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Banned Books Week – Part Two

Earlier in the week, I pointed out a few ways in which the Salesian library is participating in Banned Books Week. On this, the final official day of Banned Books Week, I wanted to point you to a few great resources marking the occasion. The first resource is a video put together by Cal State Poly. One of the school’s library employees walked around campus asking students for their reactions on having read banned books. Check it out:

Next up is a series of author reactions to their books being banned, courtesy of Flavorwire. The following comes from J.K. Rowling following an accusation that Harry Potter  promotes satanism:

“A very famous writer once said, ‘A book is like a mirror. If a fool looks in, you can’t expect a genius to look out.’ People tend to find in books what they want to find. And I think my books are very moral. I know they have absolutely nothing to do with what this lady is writing about, so I’m afraid I can’t give her much help there.”

Follow the link above or visit Flavorwire to read the rest from the likes of Mark Twain and Philip Pullman.

Google Books has put together a page pointing out books that have been challenged this year and in the past. All of the books are linked so you can easily sample or even purchase them, if you so choose. For any Android users out there, Google Books offers a nice alternative to Amazon’s Kindle app and the other assorted eReader applications available in the Google Play store.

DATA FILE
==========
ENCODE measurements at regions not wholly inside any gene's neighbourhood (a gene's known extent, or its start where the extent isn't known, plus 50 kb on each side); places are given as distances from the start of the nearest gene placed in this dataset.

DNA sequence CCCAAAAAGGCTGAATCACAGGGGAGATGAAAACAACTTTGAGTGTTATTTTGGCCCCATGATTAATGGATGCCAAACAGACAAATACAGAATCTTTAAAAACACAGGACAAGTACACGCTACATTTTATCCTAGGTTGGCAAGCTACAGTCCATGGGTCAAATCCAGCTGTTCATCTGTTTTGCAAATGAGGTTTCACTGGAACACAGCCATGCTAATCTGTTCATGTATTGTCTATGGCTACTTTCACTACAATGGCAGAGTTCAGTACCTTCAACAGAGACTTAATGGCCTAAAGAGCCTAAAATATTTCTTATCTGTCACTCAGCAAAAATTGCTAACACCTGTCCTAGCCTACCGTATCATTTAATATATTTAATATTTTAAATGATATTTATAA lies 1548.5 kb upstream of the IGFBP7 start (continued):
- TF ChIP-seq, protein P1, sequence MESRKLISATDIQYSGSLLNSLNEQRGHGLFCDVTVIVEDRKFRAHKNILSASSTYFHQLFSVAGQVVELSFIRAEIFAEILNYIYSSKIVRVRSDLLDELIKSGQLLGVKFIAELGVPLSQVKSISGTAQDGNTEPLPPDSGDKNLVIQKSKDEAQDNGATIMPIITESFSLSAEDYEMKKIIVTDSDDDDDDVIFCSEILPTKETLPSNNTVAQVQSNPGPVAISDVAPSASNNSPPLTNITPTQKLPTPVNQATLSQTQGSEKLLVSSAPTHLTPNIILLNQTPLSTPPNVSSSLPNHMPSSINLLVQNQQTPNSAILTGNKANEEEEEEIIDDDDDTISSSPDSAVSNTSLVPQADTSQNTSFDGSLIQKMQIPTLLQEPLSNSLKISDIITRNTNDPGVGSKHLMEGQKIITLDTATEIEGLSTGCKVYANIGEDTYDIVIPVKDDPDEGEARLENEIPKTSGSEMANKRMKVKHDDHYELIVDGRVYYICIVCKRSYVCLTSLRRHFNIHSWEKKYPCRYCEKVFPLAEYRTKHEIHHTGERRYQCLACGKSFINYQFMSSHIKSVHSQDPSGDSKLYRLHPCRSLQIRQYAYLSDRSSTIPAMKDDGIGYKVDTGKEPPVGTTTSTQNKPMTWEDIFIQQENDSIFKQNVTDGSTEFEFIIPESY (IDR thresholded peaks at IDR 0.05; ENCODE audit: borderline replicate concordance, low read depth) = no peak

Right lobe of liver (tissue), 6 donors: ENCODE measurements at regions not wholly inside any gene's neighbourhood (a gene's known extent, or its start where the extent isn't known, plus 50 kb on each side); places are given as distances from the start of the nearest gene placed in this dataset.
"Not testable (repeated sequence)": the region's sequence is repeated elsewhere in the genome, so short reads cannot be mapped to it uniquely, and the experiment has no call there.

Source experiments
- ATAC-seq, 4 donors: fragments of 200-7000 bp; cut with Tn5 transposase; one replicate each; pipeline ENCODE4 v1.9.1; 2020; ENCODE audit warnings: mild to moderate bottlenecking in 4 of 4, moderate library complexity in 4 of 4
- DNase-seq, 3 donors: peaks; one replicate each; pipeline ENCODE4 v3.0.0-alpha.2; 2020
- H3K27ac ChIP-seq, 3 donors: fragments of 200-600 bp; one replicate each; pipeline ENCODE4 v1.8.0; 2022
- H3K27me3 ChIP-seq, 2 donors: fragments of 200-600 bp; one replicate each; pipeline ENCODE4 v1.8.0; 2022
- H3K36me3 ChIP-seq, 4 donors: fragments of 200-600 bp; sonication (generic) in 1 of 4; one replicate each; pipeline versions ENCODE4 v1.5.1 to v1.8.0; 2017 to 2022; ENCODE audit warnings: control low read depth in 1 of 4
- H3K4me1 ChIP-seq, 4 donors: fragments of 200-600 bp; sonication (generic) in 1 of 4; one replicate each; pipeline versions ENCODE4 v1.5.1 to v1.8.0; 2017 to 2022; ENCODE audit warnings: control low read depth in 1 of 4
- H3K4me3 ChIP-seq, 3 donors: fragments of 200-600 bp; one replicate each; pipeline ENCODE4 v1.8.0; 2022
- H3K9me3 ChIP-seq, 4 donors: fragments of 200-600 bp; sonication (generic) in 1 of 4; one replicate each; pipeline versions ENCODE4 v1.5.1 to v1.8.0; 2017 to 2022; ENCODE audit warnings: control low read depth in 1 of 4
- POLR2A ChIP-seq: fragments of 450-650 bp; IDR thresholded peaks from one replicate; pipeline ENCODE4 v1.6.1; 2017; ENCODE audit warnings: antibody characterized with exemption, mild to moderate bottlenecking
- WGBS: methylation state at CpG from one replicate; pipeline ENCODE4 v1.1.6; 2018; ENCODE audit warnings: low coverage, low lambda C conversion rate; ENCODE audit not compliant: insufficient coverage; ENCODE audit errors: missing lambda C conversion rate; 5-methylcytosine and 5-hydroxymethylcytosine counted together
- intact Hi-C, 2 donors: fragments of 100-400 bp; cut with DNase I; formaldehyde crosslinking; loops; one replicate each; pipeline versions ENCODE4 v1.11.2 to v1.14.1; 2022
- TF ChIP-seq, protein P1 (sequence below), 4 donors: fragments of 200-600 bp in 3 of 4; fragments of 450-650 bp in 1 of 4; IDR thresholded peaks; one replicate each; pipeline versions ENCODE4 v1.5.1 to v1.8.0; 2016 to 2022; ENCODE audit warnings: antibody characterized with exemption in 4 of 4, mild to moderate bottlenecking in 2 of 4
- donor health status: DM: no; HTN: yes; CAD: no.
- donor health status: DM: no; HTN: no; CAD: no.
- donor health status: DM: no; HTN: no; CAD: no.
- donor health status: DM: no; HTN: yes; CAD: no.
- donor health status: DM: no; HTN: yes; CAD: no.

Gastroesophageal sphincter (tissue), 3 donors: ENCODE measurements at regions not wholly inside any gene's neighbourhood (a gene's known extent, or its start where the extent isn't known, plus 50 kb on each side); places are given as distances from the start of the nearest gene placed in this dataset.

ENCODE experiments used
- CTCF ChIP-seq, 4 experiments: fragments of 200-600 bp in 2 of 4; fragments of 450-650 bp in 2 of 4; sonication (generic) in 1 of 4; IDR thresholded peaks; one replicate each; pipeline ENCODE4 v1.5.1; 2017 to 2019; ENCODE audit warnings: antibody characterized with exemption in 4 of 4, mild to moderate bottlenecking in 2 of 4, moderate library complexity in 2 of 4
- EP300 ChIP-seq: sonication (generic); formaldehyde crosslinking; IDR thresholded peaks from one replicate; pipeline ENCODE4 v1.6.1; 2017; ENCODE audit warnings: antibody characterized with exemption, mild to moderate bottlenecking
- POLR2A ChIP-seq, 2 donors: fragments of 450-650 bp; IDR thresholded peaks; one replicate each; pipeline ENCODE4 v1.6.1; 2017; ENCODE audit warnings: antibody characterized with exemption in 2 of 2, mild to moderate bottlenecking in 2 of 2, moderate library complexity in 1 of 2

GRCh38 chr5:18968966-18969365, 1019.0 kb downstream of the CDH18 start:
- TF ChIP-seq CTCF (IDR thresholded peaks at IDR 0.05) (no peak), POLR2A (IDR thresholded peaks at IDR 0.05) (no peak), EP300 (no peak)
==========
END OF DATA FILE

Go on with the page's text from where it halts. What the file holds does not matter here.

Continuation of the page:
Bill Moyers, a famous journalist and commentator, always seems to have something profound to say. As an honorary cochair of Banned Books Week, he put together the following video essay:

This next video comes from the parent organization behind Banned Books Week and features prominent contemporary authors speaking out against censorship:

Since you might not enjoy watching endless videos on this topic, I’ll point out one more and be done with it. For something different, this last video features an alternative take on flash mobs, courtesy of Lafayette College:

 

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Magnetic Poetry – Episode 01

The school year began with several new additions in the Salesian library. One of those additions was magnetic poetry. Magnetic poetry allows students to be creative, to have their creativity displayed for others, and to play an active role in cultivating the library as a space. For starters, I introduced the original magnetic poetry kit, as well as the Shakespeare edition. When introduced, the two sets remained separate, but they have predictably been combined to form a nice hybrid of modern and Elizabethan English. The first few days of this experiment involved the regular removal of words as it became obvious some students couldn’t control their inclination towards perversion. Regardless, some real gems were created, and this is only the first batch. As time goes on, I’d like to add additional words, either by purchasing another set or by devising a way to have students create their own custom magnetic tiles. For now, I hope you enjoy these student creations as much as I have.

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Have you ever dabbled with magnetic poetry? If so, please share a favorite or two in the comments. Even if magnetic poetry isn’t your thing, share a favorite poem or quote in the comments. Stay tuned for the next episode of magnetic poetry.